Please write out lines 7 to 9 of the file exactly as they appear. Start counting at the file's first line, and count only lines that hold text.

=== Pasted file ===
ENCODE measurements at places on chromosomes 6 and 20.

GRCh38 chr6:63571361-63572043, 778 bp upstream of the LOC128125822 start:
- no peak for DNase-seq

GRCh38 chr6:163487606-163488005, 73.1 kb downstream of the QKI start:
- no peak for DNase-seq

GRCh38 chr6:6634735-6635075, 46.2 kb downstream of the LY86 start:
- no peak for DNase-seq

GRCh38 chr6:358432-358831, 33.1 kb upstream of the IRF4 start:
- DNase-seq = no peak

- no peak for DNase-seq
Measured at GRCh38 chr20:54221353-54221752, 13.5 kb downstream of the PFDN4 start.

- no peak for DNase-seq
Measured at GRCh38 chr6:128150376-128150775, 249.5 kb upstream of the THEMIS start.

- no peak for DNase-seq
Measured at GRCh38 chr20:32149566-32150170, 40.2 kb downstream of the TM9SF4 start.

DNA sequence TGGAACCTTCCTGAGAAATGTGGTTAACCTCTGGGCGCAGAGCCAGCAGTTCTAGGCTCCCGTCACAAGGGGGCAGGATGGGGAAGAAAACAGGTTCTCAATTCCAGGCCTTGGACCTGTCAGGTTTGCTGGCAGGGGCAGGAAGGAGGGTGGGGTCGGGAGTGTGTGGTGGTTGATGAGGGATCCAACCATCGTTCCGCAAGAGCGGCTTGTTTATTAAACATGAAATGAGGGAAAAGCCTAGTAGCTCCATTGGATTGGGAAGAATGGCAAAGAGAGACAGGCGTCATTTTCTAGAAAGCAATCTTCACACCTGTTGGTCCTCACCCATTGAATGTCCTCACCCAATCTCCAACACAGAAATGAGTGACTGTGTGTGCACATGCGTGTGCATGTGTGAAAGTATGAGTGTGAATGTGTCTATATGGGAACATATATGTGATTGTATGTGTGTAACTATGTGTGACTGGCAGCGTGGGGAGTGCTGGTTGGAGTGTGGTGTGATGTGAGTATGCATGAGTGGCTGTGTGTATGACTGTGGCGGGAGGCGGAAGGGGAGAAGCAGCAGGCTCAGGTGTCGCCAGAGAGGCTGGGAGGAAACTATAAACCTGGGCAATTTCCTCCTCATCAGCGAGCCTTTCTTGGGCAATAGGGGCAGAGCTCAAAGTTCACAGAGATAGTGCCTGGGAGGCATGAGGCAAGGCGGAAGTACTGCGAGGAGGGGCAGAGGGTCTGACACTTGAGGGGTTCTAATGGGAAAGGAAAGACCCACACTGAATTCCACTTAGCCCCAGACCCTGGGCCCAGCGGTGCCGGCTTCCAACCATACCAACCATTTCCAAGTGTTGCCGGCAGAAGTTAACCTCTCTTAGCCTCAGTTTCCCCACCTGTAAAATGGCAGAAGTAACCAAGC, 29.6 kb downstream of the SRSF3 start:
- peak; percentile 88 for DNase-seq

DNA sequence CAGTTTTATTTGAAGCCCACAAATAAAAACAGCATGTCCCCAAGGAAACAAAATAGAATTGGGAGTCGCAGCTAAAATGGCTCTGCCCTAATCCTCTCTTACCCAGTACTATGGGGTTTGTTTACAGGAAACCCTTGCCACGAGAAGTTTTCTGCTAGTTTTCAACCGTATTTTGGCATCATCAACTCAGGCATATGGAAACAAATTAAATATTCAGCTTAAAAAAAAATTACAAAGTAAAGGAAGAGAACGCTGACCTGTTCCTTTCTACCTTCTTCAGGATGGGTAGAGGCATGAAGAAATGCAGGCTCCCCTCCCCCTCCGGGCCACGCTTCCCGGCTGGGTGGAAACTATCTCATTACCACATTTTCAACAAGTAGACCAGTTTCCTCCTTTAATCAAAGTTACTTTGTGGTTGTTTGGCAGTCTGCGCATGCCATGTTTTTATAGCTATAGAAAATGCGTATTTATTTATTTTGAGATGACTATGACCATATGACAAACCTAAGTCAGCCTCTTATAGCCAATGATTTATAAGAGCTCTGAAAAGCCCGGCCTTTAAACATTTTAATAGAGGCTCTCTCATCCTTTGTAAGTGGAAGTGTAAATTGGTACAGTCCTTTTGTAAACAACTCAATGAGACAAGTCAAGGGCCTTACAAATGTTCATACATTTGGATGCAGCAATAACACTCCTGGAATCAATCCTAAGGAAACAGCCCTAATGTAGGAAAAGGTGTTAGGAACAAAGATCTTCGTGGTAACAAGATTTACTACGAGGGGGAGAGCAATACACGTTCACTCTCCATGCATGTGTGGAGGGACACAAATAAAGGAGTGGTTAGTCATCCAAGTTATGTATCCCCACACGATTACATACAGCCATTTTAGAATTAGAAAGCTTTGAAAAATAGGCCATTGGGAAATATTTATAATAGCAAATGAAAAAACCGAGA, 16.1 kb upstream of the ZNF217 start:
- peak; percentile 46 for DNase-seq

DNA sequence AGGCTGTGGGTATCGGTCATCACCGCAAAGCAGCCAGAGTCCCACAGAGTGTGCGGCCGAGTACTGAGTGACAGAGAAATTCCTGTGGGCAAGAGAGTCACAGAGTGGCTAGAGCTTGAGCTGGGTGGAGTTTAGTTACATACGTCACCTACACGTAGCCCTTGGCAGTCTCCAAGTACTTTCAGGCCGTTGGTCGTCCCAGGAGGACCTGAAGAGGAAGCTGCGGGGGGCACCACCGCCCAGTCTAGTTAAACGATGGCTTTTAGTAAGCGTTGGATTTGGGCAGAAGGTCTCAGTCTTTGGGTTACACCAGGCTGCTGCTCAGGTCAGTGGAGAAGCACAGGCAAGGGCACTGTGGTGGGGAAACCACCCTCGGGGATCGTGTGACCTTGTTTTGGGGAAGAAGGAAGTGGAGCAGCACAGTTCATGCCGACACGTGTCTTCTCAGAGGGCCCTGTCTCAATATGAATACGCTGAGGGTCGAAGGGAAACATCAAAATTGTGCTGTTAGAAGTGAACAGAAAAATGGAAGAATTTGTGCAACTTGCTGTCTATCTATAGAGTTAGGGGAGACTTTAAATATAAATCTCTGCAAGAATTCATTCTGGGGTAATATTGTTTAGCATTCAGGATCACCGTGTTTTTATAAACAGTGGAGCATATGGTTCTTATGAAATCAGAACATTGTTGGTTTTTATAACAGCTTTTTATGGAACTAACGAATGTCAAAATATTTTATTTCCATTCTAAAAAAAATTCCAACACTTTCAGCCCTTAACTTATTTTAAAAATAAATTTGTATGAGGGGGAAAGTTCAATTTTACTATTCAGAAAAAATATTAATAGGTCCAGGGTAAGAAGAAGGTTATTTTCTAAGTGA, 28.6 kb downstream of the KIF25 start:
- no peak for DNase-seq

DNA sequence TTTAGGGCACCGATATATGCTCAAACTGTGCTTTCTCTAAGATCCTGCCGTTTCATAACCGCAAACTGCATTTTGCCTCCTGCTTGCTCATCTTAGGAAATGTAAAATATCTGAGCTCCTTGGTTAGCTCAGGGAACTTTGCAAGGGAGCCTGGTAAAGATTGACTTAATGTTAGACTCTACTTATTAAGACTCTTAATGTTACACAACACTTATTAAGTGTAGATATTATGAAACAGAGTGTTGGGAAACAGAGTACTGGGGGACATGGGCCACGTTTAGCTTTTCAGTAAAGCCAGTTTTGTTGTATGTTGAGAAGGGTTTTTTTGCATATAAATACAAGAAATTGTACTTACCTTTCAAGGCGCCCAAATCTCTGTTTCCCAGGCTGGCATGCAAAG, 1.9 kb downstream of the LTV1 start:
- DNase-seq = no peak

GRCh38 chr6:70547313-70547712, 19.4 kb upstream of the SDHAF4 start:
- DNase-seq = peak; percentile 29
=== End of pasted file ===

- no peak for DNase-seq

GRCh38 chr6:358432-358831, 33.1 kb upstream of the IRF4 start:
- DNase-seq = no peak